$90 billion in the last 10 years: After 9/11, border spending tripled; there have been fewer illegal immigrants, but little impact on terrorism and no stoppage in the drug supply.

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HIDALGO, Texas — Perched 20 feet above a South Texas cabbage field in a telephone-booth-size capsule, a National Guardsman passes a moonlit Sunday night with a gun strapped to his hip, peering through heat-detector lenses into an adjacent orange grove.

Deployment of 1,200 National Guard soldiers for one year: $110 million.

This same night, farther west on the border, a milelong train groans to a stop halfway across a Rio Grande bridge.

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In a nightly ritual, a Customs and Border Protection agent unlocks a gate, a railroad policeman slides the doors open, and they both wave flashlight beams under, over and in between the loads before they pass through an X-ray machine searching for people or drugs.

One rail-cargo X-ray screening machine: $1.75 million.

In southern Arizona, a screener examining tractor-trailer loads of charcoal spots something odd and asks for a closer look. Drug-sniffing dogs bark. He finds 8,000 pounds of baled marijuana in several trucks.

Customs and Border Protection officer average annual salary: $75,000. Drug-sniffing dog: $4,500.

As Congress debates border funding and as governors demand more assistance, The Associated Press has investigated what taxpayers spend securing the U.S.-Mexico border.

The price tag, until now, has not been public. But a tally based on White House budgets, reports obtained through Freedom of Information Act requests and congressional transcripts totals $90 billion in 10 years.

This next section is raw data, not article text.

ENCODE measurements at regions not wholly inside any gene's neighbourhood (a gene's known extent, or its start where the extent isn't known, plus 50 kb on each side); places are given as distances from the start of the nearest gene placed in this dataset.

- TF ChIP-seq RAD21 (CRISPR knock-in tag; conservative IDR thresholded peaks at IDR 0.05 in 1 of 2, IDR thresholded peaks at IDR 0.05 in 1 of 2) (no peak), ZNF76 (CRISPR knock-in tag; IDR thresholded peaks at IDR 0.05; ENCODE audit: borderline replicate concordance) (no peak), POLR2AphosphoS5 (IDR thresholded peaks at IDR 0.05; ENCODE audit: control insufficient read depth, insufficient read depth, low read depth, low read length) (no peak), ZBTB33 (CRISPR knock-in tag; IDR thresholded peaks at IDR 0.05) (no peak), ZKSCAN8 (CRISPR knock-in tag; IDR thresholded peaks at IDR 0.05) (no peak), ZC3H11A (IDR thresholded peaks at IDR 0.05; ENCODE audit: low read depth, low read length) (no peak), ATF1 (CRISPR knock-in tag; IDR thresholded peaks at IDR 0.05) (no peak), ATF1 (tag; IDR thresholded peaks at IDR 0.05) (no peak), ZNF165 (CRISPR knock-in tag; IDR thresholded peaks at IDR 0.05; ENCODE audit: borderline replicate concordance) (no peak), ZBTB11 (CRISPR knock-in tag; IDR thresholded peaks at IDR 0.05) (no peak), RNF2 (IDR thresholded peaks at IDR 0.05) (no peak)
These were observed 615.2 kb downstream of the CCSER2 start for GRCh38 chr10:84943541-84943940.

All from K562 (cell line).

For taxpayers footing the bill, the returns have been mixed: fewer illegal immigrants but little impact on terrorism and no stoppage of the drug supply.

The Sept. 11, 2001, terrorists didn’t come from Mexico, but the attacks led politicians to re-examine border security. Ten days later, President Bush announced a new Department of Homeland Security, with tasks including the security of the nation’s southern border.

During the next 10 years, annual border spending tripled as the U.S. built an unprecedented network along the 1,900-mile border with Mexico: 165 truck and train X-ray machines; 650 miles of heavy-duty fencing and sheer concrete walls; twice as many law-enforcement officers along the entire stretch, and a small fleet of Predator drones. Also, remote surveillance cameras, thermal-imaging devices and partially buried ground sensors that sound an alarm at headquarters if someone steps on one in the desert.

Early concerns that terrorists could sneak weapons into the U.S. from Mexico were overshadowed by worries about violent drug cartels slaughtering people across the Rio Grande. As the U.S. economy faltered, preventing illegal immigrants from sneaking north for jobs became the focus.

“Border security is no longer just about responding to 9/11. It became very much a part of the immigration debate,” said Jena Baker McNeill, homeland-security policy analyst at The Heritage Foundation, a conservative think tank based in Washington, D.C.